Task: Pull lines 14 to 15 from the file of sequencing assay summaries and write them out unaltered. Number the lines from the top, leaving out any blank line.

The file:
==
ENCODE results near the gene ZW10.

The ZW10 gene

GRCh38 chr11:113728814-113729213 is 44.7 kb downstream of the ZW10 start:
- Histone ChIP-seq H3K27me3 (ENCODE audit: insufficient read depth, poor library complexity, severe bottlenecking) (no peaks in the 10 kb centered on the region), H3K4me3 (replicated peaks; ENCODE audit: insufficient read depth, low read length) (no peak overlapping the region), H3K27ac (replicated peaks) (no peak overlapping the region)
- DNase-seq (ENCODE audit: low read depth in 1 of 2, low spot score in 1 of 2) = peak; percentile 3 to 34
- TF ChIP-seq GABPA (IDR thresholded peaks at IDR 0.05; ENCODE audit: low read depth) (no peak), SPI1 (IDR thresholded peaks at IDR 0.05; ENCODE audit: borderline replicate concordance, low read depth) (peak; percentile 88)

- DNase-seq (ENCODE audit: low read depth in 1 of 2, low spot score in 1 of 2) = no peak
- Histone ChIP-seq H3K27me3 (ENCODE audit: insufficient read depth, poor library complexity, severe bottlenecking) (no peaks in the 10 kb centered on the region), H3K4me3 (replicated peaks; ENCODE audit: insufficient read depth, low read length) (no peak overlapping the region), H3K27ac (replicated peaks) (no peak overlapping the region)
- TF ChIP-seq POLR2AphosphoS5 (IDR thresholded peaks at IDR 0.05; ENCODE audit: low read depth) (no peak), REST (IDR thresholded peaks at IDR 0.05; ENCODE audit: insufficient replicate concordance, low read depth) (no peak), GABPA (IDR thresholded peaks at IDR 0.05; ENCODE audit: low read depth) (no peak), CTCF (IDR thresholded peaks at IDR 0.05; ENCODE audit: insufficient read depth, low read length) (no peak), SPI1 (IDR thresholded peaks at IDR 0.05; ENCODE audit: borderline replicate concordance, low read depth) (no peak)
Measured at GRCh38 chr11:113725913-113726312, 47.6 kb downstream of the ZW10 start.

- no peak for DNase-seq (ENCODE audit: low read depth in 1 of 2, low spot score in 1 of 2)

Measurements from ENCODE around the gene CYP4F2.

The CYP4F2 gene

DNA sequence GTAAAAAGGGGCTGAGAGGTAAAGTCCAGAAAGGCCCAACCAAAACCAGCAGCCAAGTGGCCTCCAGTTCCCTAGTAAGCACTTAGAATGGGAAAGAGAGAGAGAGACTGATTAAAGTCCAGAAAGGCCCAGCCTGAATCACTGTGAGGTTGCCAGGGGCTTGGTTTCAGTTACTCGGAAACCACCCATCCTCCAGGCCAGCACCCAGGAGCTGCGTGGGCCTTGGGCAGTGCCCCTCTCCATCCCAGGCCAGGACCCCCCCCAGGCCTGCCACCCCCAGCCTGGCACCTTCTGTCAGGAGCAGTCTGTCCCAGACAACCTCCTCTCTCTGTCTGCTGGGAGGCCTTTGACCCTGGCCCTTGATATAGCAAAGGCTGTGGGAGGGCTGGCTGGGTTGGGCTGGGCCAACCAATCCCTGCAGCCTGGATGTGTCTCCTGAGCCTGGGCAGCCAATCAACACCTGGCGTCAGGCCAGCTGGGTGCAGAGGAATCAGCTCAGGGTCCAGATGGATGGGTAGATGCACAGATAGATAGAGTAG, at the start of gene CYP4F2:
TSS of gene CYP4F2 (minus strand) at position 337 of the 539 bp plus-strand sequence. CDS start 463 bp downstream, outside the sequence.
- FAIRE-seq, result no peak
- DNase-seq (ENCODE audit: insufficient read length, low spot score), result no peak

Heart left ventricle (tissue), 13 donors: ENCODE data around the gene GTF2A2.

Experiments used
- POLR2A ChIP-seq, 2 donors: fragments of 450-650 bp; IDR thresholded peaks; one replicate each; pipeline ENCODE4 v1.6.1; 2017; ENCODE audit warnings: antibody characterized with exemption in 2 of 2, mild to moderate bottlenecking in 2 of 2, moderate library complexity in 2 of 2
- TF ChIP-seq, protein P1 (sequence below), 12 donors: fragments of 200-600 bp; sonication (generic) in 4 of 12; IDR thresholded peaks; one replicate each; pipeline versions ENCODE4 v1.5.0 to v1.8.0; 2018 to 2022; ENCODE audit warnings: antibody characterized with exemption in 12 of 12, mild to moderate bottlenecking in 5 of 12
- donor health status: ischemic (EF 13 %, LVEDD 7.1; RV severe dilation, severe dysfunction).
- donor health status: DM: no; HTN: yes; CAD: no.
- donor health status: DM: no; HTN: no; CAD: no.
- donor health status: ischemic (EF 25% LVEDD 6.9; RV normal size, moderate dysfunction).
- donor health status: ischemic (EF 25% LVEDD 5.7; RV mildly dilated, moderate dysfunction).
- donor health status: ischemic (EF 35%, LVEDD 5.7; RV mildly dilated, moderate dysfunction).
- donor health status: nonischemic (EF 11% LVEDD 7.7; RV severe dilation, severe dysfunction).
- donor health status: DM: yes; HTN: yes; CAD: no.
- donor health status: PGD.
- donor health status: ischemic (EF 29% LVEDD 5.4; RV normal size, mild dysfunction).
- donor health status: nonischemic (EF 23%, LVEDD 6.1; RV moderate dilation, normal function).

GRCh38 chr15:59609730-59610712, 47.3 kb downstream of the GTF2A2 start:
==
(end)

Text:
DNA sequence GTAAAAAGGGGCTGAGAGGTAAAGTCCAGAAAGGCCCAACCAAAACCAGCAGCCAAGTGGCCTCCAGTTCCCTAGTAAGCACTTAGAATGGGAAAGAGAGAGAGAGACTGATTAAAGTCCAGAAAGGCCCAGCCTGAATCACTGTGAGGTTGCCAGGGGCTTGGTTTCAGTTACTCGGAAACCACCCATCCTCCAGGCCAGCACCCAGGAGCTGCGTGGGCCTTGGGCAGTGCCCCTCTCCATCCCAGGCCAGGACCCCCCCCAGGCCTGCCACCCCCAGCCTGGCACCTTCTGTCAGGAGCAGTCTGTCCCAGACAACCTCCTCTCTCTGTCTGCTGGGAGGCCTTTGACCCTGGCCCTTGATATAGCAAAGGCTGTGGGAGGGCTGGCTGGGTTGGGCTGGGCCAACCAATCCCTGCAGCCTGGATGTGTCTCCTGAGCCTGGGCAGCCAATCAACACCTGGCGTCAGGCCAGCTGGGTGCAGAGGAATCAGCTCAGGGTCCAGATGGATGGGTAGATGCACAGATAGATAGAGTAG, at the start of gene CYP4F2:
TSS of gene CYP4F2 (minus strand) at position 337 of the 539 bp plus-strand sequence. CDS start 463 bp downstream, outside the sequence.